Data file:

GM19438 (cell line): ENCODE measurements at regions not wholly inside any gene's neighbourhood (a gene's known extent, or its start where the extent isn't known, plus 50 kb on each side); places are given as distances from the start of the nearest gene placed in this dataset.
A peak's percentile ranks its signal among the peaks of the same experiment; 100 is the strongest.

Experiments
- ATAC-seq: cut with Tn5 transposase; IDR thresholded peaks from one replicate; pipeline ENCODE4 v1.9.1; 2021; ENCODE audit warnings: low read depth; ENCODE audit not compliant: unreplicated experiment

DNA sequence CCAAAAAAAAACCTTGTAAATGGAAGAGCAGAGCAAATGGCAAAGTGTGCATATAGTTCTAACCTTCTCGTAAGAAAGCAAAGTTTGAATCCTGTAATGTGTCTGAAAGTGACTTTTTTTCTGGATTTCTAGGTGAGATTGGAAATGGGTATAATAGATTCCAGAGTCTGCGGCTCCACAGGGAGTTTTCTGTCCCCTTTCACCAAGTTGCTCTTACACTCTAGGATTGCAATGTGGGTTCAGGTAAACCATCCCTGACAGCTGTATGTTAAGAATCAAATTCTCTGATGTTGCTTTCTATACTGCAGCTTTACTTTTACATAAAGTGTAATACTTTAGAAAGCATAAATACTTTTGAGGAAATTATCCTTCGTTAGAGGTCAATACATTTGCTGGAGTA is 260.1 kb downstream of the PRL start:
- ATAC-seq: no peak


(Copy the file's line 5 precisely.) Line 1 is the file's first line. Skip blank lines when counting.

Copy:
DNA sequence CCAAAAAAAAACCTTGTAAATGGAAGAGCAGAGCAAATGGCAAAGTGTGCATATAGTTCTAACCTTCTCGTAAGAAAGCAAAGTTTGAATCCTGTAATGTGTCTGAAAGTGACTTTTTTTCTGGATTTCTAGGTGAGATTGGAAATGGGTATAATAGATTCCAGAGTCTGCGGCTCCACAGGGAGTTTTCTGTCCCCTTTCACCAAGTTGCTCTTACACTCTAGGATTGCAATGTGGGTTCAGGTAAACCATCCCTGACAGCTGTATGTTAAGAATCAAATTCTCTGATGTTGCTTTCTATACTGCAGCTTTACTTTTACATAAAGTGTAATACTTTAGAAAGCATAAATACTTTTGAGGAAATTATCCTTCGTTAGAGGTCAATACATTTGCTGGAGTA is 260.1 kb downstream of the PRL start: